The views of the beaches along the west coast of Sri Lanka had been beautiful, but as we turned off the highway onto the small lane that would take us to our hotel, we looked out onto an idyllic bay with gentle waves and low buildings facing the beach. We pulled up in front of the Thaproban (the name the Romans called Sri Lanka) Hotel, only to be told that we were booked in its sister-hotel just a little further back from the beach. That’s right; we had chosen to be a little more secluded and closer to the swimming pool, and the Thambapanni Retreat was our home for the coming week, Christmas included.
We were greeted warmly, given a glass of delicious passion fruit juice on arrival, and then taken up a winding path to our bungalow hidden in the lush vegetation on the hillside above the small swimming pool. We were thrilled to see the small terrace with comfy chairs before we were ushered into our large room with a natural rock wall at the head of the bed. A large mosquito net was artfully draped to either side and the sheets were decorated with fresh flower pillows.
We had booked the room as a triple to accommodate Adia as well, and a single bed was waiting for her. We asked for a mosquito net to be hung above her bed and once this was done we were all set to enjoy our stay. The room had an attached open-air shower, the only one at the hotel. This was part of the reason we had selected this room, I have never stayed in a hotel and showered under the stars.
The pool looked very inviting but we were more interested in checking out the beach so we quickly changed and made the short walk to the Thaproban. We were surprised to see that the waves lapped right up to the cement foundation of the hotel. At that time of the afternoon, there was little beach to speak at all. After what we had read about restrictions on the beach following the tsunami, we expected all the buildings to be set back at least 200m from the waters edge.
Beach or no beach, we were into the waves in no time at all. The water looked so inviting, but we were surprised to find a large amount of broken coral hidden by the lapping water and these made standing very uncomfortable. Add to this, small black rocks hidden in the sand. It wasn’t long before Anil stubbed his toe and opened a small cut. The salt water stung the wound and Anil’s time in the ocean was pretty much done. Adia and I stayed in much longer as we are both better swimmers and could move out beyond the coral and the rocks.
We toweled off after a short swim and had lunch on the terrace at the edge of the property, literally above the breaking surf. The food was delicious, a good start to our culinary enjoyment of Unawatuna, even if our beach time was less than great. We headed back to our ‘retreat’ and spent the balance of the afternoon enjoying the pool and catching up on our emails using the hotel’s WiFi.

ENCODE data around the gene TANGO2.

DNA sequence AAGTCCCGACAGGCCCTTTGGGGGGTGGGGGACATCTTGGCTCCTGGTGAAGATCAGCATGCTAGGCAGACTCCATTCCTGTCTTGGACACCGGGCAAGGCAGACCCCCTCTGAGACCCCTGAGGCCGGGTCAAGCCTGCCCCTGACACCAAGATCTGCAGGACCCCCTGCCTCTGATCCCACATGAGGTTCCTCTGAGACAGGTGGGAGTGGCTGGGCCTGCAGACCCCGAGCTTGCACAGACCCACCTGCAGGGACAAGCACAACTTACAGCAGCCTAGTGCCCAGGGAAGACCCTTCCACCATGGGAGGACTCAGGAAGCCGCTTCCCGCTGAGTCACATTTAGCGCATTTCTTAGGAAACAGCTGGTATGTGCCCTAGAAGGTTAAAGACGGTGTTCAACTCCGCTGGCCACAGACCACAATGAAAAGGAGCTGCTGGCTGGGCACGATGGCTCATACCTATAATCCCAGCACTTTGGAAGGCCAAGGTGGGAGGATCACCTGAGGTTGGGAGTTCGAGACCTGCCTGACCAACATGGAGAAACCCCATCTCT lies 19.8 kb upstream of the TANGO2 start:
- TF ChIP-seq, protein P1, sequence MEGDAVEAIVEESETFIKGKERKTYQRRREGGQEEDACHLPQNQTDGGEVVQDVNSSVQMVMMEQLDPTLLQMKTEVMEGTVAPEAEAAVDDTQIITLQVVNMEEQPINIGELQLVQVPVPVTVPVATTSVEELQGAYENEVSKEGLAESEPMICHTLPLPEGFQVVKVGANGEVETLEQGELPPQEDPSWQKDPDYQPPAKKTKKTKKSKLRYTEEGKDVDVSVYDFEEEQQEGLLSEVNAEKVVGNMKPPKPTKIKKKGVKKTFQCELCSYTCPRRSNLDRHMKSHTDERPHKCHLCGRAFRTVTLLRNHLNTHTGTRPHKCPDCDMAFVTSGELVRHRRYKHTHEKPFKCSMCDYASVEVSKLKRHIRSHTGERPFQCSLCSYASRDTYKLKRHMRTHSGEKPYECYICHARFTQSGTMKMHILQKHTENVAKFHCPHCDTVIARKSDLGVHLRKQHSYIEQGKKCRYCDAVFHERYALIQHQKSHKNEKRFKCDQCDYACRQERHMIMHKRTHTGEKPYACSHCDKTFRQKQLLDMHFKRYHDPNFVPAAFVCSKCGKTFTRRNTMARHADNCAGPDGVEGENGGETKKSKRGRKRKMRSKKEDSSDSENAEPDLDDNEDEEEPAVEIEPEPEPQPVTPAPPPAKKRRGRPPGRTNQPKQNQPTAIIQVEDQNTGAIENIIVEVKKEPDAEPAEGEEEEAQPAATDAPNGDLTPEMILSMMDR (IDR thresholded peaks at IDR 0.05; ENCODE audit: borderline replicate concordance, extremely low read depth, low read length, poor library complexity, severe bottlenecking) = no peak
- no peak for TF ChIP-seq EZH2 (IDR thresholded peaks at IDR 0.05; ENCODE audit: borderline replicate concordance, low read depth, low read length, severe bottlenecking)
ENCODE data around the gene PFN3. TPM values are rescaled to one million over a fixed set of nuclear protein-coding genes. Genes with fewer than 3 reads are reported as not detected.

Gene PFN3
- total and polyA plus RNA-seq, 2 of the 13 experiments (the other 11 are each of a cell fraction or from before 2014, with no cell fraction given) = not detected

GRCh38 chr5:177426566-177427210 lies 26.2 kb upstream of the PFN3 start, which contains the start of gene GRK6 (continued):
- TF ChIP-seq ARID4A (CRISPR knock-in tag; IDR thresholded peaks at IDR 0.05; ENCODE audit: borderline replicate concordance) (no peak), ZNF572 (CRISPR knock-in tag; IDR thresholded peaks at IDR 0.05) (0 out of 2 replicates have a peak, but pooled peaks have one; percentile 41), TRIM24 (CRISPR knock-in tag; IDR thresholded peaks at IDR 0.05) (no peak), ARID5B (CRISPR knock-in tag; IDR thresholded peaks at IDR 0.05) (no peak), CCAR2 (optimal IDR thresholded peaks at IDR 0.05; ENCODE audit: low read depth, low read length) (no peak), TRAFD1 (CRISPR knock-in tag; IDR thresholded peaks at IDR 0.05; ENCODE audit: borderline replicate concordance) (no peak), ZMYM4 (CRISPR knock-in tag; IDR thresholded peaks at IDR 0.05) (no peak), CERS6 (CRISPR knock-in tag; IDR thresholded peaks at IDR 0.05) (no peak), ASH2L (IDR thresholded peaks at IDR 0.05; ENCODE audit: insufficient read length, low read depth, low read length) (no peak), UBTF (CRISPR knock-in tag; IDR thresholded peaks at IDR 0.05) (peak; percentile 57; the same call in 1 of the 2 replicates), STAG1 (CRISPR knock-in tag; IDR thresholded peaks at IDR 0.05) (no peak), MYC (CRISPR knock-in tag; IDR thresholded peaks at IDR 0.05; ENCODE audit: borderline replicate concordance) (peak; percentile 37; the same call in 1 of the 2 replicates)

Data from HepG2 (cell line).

At first we were disappointed that we couldn’t get a signal in our room high above the pool, but we later came to realize it was a good thing. With two laptops on hand, there was always one of us ‘connected’ and having to come to the pool meant we were out of our room, enjoying the sun and the gardens. Adia would come down to the pool early in the morning in order to Skype Geoff back in Victoria and Anil and I could laze a little longer in bed, reading books before breakfast. What a lazy life!
As so we passed our time, alternating some time at the beach with walks through the small village, great meals prepared by the amazing chef at our hotel and fresh passion fruit juice at the Kingfisher Beach Hut. Anil and Adia spent some great time together while I worked on my journal, uploading photos and catching up on writing about our time in Jordan and India. Before we knew it, it was Christmas Eve and we were heading down to the Thaproban for a huge Christmas buffet dinner.
We had ordered a bottle of Malbec from Argentina and booked our table on the terrace, overlooking the sea but we were stunned to arrive and see the huge meal that had been prepared for the guests of the two sister-hotels. The chef, who had earlier treated us to a cooking demonstration of Sri Lankan vegetarian dishes, had really out-done himself. We had been given a lovely printed menu listing the dishes, but still, I was surprised to see a huge turkey nestled in among the grilled seafood, roast beef and barbecued pork. I can’t even remember when I last had turkey.